In this rush toward socialized services, many imagine that they will get top-notch care while paying less than they do right now. Nothing is further from the truth. For most, the “price” will go up in many ways—new taxes to fund a new healthcare bureaucracy, shortages of services, stagnation of innovation, and reduced quality of care.

Time Warner Cable Tries Socialism and It Doesn’t Work

July 16, 2007

Time Warner Cable is known for having terrible customer service. No wonder, since they rely on the failed ideas of socialism to run their business.

Though socialism has been shown to be a failure throughout the world, its ideas still enamor many academics, intellectuals, and businessmen. Businessmen? You may be surprised to see them listed with academics and intellectuals as supporters of socialism. Most businessmen themselves would indignantly scoff at this assertion.

One of the failed ideas of socialism is relying on centralized decision-making; that means substituting the will of one person or small group of people for the on-the-spot knowledge and day-to-day decisions of many people.

For instance, the former Soviet Union instead of having a market system for food distribution had five-year plans. These plans specified which crops a farmer would grow, which train or truck would transport each crop to each city, which stores would stock which products, and how much of each product they were allotted to sell.

No matter how refined the five-year plan was, the result was the same—food rotted in farmers’ fields, transportation was inadequate to get the food that was picked into the cities, and little food was stocked on store shelves.

The idea that centralized decision-making can work has been shown to be theoretically impossible and centuries of failed experiments have confirmed that it does not work.

Yet many businessmen in the United States persist in utilizing centralizing decision-making. Why? They may arrogantly believe that they are smarter than everyone else; and thus, they should make all the decisions.

My own inconvenience is not the point of the following little tale.

Ownership of our local cable company had been transferred from Adelphia Cable to Time Warner Cable. The local town office of the cable company is still in the same building. From the outside it looks like only the name has changed, but there is one big difference. Time Warner Cable believes in centralized decision-making.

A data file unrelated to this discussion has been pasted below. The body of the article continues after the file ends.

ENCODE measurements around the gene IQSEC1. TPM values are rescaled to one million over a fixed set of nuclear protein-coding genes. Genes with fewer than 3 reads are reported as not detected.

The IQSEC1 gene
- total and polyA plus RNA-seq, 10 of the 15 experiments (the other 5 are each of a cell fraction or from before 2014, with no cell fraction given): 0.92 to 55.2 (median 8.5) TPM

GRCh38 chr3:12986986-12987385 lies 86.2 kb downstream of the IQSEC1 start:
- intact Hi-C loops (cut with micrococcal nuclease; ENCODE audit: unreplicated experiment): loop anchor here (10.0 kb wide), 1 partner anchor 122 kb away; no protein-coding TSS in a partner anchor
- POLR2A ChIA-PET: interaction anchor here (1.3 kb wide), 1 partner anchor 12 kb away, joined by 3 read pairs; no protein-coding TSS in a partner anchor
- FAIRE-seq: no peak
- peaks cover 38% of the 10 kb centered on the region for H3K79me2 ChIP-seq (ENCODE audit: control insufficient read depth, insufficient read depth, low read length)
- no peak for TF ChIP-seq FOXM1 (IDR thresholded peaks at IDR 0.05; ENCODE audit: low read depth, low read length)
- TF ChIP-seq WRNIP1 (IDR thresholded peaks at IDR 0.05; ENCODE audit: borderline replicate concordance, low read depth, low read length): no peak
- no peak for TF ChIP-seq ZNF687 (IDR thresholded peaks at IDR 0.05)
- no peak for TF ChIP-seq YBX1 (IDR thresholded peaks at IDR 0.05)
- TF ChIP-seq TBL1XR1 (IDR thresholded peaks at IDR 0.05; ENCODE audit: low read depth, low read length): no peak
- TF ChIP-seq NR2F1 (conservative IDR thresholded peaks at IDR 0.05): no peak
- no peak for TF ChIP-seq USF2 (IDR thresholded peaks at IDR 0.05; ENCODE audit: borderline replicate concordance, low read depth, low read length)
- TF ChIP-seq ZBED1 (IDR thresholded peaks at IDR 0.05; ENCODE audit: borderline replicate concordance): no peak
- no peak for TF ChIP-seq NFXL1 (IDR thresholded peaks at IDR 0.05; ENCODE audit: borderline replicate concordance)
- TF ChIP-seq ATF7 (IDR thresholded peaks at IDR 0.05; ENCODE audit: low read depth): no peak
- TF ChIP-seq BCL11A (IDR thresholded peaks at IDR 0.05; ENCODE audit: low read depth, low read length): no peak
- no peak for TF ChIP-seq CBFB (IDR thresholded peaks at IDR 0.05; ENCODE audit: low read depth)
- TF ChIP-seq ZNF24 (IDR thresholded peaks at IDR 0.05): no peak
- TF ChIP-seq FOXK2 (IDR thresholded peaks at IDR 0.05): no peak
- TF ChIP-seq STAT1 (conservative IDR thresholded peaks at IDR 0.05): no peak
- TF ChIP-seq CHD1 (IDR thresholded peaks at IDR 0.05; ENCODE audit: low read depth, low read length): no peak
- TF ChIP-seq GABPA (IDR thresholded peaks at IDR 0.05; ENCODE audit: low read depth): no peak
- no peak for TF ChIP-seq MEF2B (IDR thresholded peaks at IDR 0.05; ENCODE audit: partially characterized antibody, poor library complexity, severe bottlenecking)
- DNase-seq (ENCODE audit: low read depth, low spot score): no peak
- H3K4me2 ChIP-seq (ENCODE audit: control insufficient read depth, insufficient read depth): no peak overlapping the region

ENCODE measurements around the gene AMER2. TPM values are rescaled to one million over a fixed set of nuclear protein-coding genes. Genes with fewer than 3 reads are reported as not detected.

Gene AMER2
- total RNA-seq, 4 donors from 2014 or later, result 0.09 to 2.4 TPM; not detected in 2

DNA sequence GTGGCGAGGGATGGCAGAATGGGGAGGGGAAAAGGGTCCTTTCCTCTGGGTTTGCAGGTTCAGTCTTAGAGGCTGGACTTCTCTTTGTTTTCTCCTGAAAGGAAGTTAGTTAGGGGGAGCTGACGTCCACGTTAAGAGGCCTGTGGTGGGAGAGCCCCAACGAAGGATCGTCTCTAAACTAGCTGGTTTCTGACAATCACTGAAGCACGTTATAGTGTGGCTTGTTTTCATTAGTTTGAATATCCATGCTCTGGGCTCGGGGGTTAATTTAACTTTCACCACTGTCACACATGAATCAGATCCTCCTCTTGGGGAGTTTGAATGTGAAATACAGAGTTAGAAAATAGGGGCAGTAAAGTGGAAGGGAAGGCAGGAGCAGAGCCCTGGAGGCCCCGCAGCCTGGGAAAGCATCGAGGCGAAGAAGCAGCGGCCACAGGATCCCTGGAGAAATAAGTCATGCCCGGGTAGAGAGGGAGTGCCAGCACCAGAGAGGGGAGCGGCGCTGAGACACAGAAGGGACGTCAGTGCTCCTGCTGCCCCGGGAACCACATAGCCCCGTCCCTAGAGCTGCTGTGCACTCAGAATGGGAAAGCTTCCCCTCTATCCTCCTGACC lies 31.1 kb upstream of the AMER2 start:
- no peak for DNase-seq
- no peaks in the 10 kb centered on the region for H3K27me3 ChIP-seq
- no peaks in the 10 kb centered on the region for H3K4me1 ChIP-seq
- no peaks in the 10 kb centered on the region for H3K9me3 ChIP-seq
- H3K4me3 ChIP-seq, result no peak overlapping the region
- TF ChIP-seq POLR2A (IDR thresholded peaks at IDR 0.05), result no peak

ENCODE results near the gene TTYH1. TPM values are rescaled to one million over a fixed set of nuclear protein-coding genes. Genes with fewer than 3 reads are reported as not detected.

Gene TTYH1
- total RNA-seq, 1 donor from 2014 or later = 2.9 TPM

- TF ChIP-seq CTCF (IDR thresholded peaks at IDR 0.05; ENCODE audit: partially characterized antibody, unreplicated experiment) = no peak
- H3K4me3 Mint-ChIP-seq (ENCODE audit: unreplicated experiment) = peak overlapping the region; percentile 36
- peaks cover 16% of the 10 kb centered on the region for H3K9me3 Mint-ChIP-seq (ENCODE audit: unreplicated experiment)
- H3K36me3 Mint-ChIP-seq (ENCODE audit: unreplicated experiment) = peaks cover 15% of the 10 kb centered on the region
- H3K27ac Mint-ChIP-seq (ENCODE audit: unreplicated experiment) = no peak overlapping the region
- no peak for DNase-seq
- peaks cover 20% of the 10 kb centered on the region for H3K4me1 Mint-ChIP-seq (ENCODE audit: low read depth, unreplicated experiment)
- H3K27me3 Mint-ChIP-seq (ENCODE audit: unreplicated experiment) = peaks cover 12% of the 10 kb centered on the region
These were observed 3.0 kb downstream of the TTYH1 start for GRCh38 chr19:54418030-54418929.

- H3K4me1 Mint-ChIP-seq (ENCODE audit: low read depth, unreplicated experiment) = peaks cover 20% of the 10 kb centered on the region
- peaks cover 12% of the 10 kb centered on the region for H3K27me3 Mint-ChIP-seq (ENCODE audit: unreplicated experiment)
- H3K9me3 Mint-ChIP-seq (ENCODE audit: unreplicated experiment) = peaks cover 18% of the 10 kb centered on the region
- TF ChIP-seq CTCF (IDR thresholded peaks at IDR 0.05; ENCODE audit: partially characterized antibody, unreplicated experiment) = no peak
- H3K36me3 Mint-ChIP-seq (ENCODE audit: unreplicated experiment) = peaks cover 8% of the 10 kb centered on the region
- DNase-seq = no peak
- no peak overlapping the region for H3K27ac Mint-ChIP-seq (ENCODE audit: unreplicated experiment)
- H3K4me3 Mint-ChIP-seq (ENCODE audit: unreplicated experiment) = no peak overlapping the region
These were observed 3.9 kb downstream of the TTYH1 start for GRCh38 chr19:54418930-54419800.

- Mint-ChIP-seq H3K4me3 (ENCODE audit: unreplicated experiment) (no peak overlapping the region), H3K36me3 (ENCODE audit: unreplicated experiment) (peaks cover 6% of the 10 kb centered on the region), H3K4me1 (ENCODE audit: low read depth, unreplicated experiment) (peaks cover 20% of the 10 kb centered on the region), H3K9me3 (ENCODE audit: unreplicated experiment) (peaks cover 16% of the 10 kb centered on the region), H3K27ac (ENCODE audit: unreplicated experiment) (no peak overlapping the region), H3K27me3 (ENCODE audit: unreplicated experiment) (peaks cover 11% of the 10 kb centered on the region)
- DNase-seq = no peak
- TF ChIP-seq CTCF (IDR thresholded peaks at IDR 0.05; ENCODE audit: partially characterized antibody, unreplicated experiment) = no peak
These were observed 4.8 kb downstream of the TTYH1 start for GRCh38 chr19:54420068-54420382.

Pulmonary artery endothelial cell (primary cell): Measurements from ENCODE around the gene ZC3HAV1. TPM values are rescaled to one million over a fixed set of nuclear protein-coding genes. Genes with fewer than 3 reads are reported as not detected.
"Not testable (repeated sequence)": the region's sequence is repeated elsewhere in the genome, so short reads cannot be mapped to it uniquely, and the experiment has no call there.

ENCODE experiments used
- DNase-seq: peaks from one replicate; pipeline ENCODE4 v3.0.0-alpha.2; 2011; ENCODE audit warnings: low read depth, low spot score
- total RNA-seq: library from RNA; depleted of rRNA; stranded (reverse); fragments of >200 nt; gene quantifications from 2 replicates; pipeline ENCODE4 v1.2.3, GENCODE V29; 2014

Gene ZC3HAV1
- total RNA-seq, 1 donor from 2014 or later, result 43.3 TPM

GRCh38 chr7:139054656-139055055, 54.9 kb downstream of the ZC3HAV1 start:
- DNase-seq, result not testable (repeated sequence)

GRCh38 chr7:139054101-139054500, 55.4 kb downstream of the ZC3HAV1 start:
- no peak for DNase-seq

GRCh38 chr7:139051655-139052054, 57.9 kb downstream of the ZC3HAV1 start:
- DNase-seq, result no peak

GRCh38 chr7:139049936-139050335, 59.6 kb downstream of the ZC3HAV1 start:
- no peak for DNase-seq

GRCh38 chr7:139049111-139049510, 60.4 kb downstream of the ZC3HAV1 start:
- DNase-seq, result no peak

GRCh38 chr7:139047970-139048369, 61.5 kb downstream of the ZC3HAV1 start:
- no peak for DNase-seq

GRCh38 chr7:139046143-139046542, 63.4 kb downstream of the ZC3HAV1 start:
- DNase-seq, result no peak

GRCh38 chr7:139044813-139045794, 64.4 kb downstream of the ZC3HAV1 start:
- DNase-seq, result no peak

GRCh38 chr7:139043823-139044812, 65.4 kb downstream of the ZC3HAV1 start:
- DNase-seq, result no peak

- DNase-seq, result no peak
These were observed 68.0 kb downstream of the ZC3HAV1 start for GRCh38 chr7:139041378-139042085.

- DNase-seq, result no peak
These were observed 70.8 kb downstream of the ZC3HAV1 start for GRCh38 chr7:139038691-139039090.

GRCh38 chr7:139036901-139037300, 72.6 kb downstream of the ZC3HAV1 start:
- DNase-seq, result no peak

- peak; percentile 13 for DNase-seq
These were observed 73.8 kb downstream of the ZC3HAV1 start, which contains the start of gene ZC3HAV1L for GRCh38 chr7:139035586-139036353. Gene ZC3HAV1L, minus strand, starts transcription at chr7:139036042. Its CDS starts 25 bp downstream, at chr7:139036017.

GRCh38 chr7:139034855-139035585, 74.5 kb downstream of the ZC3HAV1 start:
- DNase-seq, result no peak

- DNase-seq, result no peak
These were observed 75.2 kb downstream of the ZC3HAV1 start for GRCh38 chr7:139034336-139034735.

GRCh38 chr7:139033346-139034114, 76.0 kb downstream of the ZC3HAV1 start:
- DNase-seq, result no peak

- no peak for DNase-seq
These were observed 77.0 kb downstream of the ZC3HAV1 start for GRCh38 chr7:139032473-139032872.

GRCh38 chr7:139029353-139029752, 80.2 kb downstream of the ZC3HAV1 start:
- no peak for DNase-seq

Our home, which is on a small side street, needs a new cable buried across the road. We found this out when the local installer was unable to complete our installation. The installer did promise that the additional work would begin within 48 hours.

After a week went by, we called Time Warner Cable in another state? Why would we call another state? We do not have the phone number of the local cable office. It is Time Warner Cable policy that all calls have to be routed to this central office.

After several rounds of phone calls to this “foreign” office and being told a different story each time, we decided to drop in at the local office of Time Warner Cable.

We were actually able to speak to the manager and he was very apologetic. He had our work-order; but other than that, he could give us no information. He explained he was literally not in control of his own crews. The management of his own crews have been taken from him and transferred to this out-of-state office.

He had no way of knowing when our job would be done. Under the former policy of decentralized decision-making, he explained, the job would have been done in a few days. Now, he explained to our frustration, it may be months until the job would be completed. He promised to call us in a few days.

When he didn’t call, we returned to the local office and learned from the secretary that our installation was scheduled. She was surprised that no one had called to tell us. We were not.

A few days later, a Time Warner employee showed up to mark the road. He told us that he didn’t know when the work would be completed. He didn’t know that our installation was scheduled and hoped that the road cut would be completed in time.

Apparently decision-making at Time Warner Cable is not only centralized but information is not even shared. Every employee that we encountered was a decent human being trying to do a good job, but their hands were tied by the policies of Time Warner Cable.

The failed ideas of socialism at work indeed! Human intelligence is not utilized, jobs are not getting done, customer service costs escalate for Time Warner Cable, and everybody is frustrated.

There is enough theoretical and empirical evidence to convince anyone that centralized decision-making can never be efficient. Because they don’t understand this, the leadership at Time Warner is destroying their shareholders’ equity.

Destroying shareholders’ equity is a bold claim. Yet, every time Time Warner Cable employees cannot efficiently coordinate among themselves and their customers, money is lost. Not only that, consumer ill will is created. Isn’t customer good will among an organization’s most important assets?

Currently Time Warner Cable “has no plans to pay cash dividends on its common stock in the future, and expects to retain future earnings for use in the operation and expansion of its business.”

Good luck to their shareholders! Future expansion of their business depends in part upon innovation. Innovation can not easily occur under a regime of centralized decision-making. Innovative organizations, such as W.L. Gore and Associates, use flat hierarchies with decentralized decision-making to promote a culture of innovation. They don’t use the failed ideas of socialism.